Survival rates are similar among patients with hepatitis B who are listed for liver transplantation, whether or not they have hepatocellular carcinoma (HCC), according to a new study in the March 2007 issue of Liver Transplantation. An accompanying editorial suggests that these results affirm the current policy on the allocation of donor livers.
The study and the editorial appear in the March 2007 issue of Liver Transplantation, the official journal of the American Association for the Study of Liver Diseases (AASLD) and the International Liver Transplantation Society (ILTS). The journal is published on behalf of the societies by John Wiley & Sons, Inc. and is available online via Wiley InterScience at http://www.interscience.wiley.com/journal/livertransplantation.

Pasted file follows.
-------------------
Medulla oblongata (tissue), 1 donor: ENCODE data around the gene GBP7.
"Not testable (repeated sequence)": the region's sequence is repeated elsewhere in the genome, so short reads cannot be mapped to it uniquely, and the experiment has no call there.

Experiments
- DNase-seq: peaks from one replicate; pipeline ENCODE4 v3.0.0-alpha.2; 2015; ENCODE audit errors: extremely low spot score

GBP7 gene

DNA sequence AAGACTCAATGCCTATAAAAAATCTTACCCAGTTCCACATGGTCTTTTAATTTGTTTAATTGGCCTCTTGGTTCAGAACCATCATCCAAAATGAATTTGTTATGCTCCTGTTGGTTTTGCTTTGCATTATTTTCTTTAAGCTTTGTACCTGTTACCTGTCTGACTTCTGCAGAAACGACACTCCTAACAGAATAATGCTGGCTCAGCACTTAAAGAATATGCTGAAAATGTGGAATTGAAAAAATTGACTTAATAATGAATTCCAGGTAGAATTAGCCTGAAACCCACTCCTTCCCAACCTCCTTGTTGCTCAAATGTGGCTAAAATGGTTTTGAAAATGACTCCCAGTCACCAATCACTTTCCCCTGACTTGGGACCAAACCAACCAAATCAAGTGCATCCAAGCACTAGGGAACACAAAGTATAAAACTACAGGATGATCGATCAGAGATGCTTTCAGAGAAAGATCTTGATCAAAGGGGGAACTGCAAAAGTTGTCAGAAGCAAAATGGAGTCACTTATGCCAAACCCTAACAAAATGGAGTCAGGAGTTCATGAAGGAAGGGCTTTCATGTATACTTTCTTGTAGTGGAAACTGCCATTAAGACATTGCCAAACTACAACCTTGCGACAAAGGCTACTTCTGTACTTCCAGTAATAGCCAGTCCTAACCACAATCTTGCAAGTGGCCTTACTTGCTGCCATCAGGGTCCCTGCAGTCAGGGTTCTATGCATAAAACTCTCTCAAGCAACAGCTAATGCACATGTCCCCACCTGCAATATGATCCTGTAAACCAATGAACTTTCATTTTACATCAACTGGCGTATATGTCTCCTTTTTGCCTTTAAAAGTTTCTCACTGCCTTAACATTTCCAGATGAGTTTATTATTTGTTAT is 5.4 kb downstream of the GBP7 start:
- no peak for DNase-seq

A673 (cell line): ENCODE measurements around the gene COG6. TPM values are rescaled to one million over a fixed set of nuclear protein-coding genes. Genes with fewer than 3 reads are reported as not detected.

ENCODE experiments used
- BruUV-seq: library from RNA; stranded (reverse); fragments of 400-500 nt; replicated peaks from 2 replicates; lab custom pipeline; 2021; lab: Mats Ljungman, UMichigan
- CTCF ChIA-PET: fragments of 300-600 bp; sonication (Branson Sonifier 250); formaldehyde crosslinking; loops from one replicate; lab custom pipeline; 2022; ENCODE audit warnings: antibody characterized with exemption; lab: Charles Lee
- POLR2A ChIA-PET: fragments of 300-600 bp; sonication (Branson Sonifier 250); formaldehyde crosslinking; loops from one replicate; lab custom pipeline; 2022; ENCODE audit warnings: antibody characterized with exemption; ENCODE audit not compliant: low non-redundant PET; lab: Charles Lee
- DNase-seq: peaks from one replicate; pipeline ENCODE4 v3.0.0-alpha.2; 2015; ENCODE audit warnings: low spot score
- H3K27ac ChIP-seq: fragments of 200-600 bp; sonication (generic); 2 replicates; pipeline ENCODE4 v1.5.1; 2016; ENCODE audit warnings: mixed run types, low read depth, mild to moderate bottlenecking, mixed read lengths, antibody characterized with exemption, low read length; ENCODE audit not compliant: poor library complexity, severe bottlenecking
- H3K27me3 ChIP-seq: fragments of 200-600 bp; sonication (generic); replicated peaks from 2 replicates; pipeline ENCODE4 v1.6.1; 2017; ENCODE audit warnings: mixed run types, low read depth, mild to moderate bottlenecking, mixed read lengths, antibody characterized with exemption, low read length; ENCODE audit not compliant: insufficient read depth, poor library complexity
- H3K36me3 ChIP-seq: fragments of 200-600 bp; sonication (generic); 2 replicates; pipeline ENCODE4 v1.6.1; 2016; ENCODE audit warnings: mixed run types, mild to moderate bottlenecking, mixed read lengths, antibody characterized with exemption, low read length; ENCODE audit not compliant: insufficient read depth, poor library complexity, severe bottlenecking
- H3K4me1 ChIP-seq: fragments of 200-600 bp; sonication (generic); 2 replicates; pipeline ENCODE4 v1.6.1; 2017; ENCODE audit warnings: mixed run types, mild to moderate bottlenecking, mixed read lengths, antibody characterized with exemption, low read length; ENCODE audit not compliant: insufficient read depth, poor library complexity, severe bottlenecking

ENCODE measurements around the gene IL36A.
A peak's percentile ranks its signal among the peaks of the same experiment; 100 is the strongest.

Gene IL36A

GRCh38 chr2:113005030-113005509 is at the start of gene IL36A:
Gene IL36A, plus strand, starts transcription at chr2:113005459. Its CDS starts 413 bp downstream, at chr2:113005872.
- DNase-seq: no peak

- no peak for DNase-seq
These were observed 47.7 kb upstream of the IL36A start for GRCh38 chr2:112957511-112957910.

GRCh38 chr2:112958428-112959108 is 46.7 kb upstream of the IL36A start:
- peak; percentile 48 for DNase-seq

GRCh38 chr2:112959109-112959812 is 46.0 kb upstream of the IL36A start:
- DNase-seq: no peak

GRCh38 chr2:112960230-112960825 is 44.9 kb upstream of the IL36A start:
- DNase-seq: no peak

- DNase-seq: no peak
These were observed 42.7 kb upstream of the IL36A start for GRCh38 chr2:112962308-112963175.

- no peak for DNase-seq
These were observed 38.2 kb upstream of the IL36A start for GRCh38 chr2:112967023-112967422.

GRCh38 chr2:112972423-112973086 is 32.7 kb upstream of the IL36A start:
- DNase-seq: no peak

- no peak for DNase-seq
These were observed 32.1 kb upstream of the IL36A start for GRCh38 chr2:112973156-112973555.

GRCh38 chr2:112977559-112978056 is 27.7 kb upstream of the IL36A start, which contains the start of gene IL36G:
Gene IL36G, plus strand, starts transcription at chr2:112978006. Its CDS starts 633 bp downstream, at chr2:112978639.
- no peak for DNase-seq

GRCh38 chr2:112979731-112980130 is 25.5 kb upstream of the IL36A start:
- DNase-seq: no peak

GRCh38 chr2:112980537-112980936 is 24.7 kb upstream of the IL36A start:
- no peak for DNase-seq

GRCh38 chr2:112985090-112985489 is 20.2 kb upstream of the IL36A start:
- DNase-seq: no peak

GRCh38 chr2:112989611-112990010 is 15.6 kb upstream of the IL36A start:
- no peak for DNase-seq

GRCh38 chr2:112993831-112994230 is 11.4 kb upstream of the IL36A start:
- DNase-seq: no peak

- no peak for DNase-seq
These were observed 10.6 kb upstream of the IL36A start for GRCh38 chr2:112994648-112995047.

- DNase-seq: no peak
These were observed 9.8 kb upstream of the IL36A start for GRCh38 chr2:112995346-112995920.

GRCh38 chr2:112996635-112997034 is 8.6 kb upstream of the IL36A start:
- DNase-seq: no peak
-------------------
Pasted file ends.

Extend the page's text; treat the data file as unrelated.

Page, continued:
The United Network for Organ Sharing (UNOS) utilizes the Model for End-Stage Liver Disease (MELD) to determine allocation of available organs. Patients with hepatocellular carcinoma have higher MELD scores, and may be more likely to receive transplants quickly compared to patients with other types of liver disease. Without transplant, many HCC patients die or become unsuitable for transplantation because of tumor progression.
Led by Anna S. Lok, M.D. of the Division of Gastroenterology at the University of Michigan, researchers set out to compare clinical outcomes for hepatitis B patients awaiting a liver transplant, whether or not they had HCC. They enrolled 279 patients from the National Institutes of Health-sponsored HBV-OLT study between November 2001 and June 2005. Of these patients 183 had HBV with cirrhosis, and 96 had HBV with HCC. Most were receiving antiviral therapy. The researchers collected demographic and laboratory data for all participants, and computed a MELD score for each. They then followed the patients for a median of 30.2 months.